OAuth and Its Impact on OpenID
The password has truly become the bane of most Internet users. It's been that way since ... well, since Web sites required you to log into them with a user name and password. Just think of how many passwords you have. It's probably more than a couple. Keeping track of them can be an almost impossible chore.
That's where a technology called OpenID was supposed to shine. OpenID enables you to log into multiple Web sites and services with a single, secure set of credentials.
But today's socially-enabled Web adds a new wrinkle to all of this: how to share data between two Web-based services. Say, for example, you want you want to back up all those tweets you've posted over the years. You can't do that from within Twitter, but you can use a third-party application like Tweetake. The problem is that you can't use OpenID to log into both services and have them exchange data.
That's where OAuth comes in. It's a technology that enables Web sites and services to securely share data, not just allowing users to securely log in.
It's not a stretch to say that OAuth goes beyond what OpenID was designed to do. But what impact does OAuth have on OpenID? Let's find out ...
OAuth: The OpenID Killer?
When OAuth was first announced, there were people who thought that it would put some nails in the coffin of OpenID. While it was a good idea, OpenID really didn't catch on the way it was expected to or should have.
The response to OpenID was decidedly lukewarm. Sure, AOL had over 60 million OpenID users at one point. But many service providers found that their users weren't taking advantage of OpenID. Web apps developer 37Signals, for example, found that less than 1% of its user base took advantage of OpenID support in the company's products. And as of May 1, 2011, the company is phasing out its OpenID support. And popular services like Twitter, Facebook, Netflix, Evernote, and Meetup.com have embraced OAuth.
That said, OpenID isn't useless. Nor is it dead. Sure, OAuth has stolen quite a bit of OpenID's thunder. But the two technologies, while similar, can actually complement each other.
The best of both worlds
On one side, we have OpenID which is intended to enable secure logins within a Web browser. On the other side, we have OAuth which enables sites to securely exchange data. But can both technologies co-exist? They can, they definitely complement each other. In fact, in some ways OAuth has given OpenID a new lease on life.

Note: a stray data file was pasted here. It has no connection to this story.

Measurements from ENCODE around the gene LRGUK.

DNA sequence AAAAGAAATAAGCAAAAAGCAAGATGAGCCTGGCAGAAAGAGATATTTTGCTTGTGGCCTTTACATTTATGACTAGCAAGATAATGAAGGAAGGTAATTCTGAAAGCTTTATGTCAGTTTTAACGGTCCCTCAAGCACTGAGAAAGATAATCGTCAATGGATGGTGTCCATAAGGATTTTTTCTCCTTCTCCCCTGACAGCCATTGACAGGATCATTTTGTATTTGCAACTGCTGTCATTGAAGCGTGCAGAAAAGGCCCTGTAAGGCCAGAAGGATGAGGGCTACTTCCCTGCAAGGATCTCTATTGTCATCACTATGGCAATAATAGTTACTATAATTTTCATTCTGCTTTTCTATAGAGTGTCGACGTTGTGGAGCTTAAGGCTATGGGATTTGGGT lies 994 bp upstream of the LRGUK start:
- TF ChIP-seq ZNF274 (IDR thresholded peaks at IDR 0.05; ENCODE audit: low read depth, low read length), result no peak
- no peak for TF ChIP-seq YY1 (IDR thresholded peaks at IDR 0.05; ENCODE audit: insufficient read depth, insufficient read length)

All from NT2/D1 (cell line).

How? By skillfully mashing the two together into a technology called federated login (also called federated identity). Federated login takes advantage of OpenID to provide user authentication and OAuth to authorize one site to pull in data from another.
Google is one of the Web service providers that has been offering federated login for several years now. And it's not just between Google's own suite of Web applications but with a number of third-party applications. Take, for example, PamFax (an online fax service). You can log into PamFax using your Google user name and password. That's the OpenID part, but where does OAuth come in? You can use PamFax to fax documents from your Google Docs account.
By combining an OpenID's authorization features with OAuth's authentication features, you get the best of both worlds. It's a mix that's well suited to an online world in which users are demanding more and more integration between Web services. And without OAuth, this would be a lot more difficult. OpenID definitely couldn't shoulder that weight alone.
Far from replacing OpenID, OAuth has helped to give it something of a new lease on life. Today's Web, with its demand for interoperability and an easy way to share data brought, what was a seemingly waning user technology together with a new standard for data exchange. And that merger expanded the possibilities of the socially-enabled Web.
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